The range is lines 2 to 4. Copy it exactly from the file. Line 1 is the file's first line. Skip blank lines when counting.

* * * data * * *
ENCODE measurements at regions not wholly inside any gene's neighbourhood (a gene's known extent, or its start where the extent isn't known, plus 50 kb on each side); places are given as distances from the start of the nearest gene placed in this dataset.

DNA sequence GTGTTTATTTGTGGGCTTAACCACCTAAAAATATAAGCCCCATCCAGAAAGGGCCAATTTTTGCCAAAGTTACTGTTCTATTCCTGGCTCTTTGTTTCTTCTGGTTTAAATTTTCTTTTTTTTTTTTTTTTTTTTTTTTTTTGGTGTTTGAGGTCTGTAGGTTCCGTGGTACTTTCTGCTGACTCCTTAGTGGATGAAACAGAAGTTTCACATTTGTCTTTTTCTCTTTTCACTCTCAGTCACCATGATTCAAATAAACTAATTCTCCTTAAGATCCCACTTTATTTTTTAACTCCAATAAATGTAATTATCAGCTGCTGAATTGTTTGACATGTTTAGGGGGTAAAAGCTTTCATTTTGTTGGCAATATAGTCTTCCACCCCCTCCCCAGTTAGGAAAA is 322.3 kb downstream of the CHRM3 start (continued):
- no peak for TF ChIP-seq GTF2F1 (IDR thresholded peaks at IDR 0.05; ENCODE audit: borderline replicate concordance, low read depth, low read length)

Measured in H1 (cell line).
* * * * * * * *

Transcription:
DNA sequence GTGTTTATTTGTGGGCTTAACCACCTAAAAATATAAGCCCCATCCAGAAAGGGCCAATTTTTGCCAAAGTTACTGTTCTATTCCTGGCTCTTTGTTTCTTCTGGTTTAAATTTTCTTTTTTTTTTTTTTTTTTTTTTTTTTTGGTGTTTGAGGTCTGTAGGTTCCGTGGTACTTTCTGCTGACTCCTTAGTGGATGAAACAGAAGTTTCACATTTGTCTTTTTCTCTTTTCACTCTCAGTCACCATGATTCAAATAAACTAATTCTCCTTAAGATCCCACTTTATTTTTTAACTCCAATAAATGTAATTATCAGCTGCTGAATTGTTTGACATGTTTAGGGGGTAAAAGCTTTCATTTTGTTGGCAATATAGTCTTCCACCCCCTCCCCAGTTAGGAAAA is 322.3 kb downstream of the CHRM3 start (continued):
- no peak for TF ChIP-seq GTF2F1 (IDR thresholded peaks at IDR 0.05; ENCODE audit: borderline replicate concordance, low read depth, low read length)

Measured in H1 (cell line).